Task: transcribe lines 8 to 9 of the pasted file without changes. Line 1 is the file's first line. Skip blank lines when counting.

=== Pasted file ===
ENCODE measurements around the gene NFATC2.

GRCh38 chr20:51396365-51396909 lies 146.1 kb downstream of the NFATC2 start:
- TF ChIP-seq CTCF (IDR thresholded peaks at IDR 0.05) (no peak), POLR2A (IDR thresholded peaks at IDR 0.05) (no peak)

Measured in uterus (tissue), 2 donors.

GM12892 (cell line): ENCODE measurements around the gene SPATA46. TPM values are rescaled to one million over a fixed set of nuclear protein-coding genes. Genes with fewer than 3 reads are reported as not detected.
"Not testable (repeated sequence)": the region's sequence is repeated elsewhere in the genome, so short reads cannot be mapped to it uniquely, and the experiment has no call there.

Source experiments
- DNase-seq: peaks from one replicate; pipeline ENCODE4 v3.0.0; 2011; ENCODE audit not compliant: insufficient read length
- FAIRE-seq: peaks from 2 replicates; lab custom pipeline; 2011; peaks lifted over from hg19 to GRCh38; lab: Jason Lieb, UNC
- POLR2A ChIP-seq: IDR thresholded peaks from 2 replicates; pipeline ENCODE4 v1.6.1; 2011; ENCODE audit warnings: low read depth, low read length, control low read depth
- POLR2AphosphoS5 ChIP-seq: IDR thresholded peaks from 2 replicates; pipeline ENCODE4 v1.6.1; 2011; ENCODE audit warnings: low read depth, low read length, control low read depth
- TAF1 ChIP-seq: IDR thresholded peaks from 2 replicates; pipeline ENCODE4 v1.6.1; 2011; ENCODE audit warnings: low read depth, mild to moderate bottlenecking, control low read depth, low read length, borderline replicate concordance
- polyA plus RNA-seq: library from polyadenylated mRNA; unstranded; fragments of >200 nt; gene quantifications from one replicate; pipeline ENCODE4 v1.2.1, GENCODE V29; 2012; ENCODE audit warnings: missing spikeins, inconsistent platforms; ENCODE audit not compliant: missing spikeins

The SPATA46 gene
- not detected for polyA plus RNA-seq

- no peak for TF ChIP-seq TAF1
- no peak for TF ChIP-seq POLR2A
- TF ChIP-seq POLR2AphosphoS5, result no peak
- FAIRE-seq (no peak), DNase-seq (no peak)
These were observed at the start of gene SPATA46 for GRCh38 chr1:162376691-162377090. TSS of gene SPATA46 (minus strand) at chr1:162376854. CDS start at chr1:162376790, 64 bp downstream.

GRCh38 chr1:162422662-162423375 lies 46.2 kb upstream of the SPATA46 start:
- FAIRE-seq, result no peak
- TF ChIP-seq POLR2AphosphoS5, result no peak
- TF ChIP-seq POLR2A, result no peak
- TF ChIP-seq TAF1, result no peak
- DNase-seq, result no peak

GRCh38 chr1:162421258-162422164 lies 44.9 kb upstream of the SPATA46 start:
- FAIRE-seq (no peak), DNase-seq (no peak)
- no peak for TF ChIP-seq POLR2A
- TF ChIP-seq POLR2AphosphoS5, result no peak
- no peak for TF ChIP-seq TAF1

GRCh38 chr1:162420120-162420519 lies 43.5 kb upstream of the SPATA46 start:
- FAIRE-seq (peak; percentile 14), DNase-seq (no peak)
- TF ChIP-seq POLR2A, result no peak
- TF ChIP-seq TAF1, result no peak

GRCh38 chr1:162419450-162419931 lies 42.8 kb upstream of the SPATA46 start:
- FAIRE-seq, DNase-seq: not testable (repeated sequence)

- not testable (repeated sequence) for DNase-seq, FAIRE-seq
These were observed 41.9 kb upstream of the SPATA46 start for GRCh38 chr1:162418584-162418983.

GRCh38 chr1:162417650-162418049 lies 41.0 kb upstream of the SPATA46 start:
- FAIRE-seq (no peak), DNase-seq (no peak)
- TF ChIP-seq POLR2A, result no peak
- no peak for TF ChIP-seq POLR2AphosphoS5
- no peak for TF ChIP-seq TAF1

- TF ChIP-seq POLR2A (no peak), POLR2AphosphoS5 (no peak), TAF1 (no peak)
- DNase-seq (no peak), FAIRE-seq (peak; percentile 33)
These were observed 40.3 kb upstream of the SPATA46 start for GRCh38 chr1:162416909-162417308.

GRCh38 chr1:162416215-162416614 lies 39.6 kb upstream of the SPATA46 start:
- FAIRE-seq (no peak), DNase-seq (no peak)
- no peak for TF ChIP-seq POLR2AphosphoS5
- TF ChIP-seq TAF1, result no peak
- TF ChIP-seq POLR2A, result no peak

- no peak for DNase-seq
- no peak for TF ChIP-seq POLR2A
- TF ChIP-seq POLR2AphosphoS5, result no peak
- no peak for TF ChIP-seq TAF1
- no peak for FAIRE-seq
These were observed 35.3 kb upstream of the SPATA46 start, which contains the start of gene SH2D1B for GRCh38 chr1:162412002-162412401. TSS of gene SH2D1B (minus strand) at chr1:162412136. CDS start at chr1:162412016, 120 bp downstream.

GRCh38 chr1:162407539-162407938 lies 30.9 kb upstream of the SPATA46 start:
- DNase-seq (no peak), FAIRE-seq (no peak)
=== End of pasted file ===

- DNase-seq: peaks from one replicate; pipeline ENCODE4 v3.0.0; 2011; ENCODE audit not compliant: insufficient read length
- FAIRE-seq: peaks from 2 replicates; lab custom pipeline; 2011; peaks lifted over from hg19 to GRCh38; lab: Jason Lieb, UNC